This photo of the poem created by Athena Kopsidis’s first grade class. Photo: Carla White Freyvogel.


This photo of the poem created by Athena Kopsidis’s first grade class. Photo: Carla White Freyvogel.

One group was to imagine who would make a home in the scene of Canal in Flanders. The second group was to identify what you might see, hear, or smell if you made your home in the painting. My group’s assignment was to discuss how living in the painting would make us feel. Our responses were to be written on the Post-it notes and then integrated into a larger class poem.

I was thrilled about my group’s assignment. I knew how the painting made me feel…like wearing a cotton sweater, dropping a blanket on the bank of the canal, pulling out a cheese sandwich, a bottle of beer, and a good book.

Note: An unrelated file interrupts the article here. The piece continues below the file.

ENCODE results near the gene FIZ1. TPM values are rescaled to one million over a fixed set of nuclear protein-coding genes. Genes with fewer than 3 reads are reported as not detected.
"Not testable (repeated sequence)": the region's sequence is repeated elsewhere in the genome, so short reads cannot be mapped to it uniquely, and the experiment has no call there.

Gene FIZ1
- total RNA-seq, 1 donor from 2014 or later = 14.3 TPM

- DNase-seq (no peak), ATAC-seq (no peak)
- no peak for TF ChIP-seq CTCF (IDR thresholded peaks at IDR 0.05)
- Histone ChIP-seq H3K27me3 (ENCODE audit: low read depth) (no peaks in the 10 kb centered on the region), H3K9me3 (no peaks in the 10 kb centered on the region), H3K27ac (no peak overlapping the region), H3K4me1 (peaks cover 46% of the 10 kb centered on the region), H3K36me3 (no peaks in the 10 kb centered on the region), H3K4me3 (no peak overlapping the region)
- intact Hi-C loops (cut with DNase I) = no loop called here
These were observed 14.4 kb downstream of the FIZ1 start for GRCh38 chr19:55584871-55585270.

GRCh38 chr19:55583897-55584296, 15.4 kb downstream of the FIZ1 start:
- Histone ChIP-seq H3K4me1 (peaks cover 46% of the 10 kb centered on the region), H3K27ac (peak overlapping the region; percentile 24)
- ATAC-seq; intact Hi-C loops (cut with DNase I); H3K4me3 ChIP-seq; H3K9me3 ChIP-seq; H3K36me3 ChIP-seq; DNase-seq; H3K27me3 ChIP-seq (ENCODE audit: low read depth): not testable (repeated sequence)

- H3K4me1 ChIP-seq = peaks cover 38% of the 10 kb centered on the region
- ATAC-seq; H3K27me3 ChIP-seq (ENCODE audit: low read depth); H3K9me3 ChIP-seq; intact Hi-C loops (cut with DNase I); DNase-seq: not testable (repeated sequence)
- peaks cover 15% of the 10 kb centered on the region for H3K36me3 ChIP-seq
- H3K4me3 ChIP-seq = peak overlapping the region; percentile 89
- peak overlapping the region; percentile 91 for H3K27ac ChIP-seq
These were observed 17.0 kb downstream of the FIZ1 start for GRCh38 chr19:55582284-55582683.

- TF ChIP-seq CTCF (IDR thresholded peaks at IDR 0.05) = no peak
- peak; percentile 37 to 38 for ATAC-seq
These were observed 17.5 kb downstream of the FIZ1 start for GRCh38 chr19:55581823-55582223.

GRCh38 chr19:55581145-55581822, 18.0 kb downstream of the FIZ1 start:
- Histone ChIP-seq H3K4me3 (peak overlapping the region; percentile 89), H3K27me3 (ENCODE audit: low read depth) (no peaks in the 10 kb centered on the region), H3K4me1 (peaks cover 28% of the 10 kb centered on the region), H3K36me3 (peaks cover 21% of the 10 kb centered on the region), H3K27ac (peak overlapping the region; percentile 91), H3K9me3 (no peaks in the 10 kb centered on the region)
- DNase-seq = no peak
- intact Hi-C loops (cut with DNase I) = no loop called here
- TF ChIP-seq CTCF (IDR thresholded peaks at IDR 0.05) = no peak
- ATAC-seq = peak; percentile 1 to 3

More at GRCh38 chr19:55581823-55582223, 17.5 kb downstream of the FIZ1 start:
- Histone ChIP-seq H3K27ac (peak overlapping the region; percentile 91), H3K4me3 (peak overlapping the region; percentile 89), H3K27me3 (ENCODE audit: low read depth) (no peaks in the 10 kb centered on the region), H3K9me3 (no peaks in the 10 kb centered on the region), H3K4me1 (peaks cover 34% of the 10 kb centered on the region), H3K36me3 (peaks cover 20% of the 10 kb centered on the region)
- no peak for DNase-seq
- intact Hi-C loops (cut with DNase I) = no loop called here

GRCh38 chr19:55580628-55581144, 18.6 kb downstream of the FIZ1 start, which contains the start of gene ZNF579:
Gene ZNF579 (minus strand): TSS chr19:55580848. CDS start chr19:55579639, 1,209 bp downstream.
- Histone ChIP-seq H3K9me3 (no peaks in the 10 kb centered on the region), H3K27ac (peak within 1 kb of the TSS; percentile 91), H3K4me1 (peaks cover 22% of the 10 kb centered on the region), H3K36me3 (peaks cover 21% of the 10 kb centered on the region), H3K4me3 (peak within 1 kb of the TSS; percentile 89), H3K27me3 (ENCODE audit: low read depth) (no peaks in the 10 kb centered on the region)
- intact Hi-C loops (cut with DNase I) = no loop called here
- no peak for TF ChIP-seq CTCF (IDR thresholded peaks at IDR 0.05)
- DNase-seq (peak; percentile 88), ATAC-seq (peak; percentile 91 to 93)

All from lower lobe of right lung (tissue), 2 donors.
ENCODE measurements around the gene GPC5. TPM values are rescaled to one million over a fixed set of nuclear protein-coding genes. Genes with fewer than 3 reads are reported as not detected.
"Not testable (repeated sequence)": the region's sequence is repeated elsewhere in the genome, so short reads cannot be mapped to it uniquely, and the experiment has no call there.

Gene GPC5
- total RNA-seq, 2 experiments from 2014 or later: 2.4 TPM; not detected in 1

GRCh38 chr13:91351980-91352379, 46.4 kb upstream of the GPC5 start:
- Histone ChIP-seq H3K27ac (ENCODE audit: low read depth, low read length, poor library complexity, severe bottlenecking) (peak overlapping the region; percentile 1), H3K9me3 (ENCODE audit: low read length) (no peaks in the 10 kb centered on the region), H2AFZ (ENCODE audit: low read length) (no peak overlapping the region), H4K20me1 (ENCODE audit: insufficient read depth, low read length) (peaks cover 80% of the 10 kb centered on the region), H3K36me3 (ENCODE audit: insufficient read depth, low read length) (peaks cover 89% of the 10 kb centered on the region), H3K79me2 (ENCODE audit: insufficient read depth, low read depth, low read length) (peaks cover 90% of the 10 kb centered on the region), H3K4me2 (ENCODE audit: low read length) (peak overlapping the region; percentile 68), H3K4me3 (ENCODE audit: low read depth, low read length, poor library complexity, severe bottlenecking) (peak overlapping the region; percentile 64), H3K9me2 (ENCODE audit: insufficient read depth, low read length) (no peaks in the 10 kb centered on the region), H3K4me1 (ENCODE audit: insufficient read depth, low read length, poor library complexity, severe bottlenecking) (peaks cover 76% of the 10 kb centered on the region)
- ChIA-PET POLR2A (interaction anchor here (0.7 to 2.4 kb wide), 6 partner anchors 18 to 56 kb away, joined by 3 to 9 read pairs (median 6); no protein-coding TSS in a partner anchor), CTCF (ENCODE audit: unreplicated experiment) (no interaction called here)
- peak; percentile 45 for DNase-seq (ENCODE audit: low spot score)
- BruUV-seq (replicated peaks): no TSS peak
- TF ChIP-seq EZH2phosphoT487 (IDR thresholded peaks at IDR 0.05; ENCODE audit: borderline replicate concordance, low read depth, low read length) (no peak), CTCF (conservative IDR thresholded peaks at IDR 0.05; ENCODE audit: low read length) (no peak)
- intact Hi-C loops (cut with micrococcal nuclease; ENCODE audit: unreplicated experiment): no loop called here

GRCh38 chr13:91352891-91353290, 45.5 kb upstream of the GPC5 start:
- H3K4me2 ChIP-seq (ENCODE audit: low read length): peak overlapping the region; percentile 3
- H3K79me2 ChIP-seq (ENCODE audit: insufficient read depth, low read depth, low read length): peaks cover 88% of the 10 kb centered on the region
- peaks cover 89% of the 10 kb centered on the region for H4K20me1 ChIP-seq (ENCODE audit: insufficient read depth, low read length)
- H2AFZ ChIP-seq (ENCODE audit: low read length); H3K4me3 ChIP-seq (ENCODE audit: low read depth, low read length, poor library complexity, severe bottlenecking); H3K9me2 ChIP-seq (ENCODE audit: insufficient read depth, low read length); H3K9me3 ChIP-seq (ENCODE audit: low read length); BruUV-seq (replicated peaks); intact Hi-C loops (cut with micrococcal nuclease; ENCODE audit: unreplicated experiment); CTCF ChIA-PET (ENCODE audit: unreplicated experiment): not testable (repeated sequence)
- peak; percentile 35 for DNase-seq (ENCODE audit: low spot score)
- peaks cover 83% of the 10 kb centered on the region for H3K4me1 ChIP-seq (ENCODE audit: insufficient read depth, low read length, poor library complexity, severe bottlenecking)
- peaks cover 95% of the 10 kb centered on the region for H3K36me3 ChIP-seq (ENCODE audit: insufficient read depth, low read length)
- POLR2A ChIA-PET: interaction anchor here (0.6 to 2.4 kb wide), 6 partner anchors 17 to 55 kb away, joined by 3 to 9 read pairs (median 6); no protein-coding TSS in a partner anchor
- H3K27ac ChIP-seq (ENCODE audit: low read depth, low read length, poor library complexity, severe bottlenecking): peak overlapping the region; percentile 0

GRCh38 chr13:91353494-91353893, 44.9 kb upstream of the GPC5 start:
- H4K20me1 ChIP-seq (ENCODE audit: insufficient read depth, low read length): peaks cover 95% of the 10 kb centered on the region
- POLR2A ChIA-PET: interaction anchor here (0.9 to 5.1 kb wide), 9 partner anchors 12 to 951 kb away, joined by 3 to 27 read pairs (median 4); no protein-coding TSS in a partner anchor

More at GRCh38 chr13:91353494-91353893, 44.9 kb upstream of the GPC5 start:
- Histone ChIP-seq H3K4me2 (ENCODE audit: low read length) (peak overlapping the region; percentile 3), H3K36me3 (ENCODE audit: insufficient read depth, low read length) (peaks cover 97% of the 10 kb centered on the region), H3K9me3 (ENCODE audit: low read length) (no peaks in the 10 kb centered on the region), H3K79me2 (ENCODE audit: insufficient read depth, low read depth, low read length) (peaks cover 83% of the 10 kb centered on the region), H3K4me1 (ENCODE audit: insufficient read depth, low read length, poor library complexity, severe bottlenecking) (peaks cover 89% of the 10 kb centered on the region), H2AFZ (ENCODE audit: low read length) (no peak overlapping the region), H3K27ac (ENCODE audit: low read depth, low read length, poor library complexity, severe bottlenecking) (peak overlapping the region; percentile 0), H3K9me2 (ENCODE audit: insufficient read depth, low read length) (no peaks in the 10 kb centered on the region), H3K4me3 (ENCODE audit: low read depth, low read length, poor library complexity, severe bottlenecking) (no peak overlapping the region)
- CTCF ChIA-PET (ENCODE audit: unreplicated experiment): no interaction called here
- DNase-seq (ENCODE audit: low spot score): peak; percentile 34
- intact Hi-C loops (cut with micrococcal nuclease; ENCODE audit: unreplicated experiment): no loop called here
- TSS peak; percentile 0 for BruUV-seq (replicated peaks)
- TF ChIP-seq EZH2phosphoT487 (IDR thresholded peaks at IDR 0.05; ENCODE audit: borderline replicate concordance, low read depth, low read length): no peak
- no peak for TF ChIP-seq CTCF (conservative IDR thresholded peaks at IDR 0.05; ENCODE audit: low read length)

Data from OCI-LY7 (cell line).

But, I am not 6 years old. Anticipating what they would feel, I thought about flying kites, skipping stones, digging for worms, playing tag…

We sat around a small (very small) table and the students shared ideas.

“How does this painting make you feel?”

“Like I want to go swimming”

“Like I am on vacation”

“Like going camping”

I nod. I write their ideas on individual Post-Its.

“Like I want to play Minecraft” a little boy says.

I had not heard this term before but I had my suspicions. I looked at him inquisitively. “What is Minecraft?” I asked.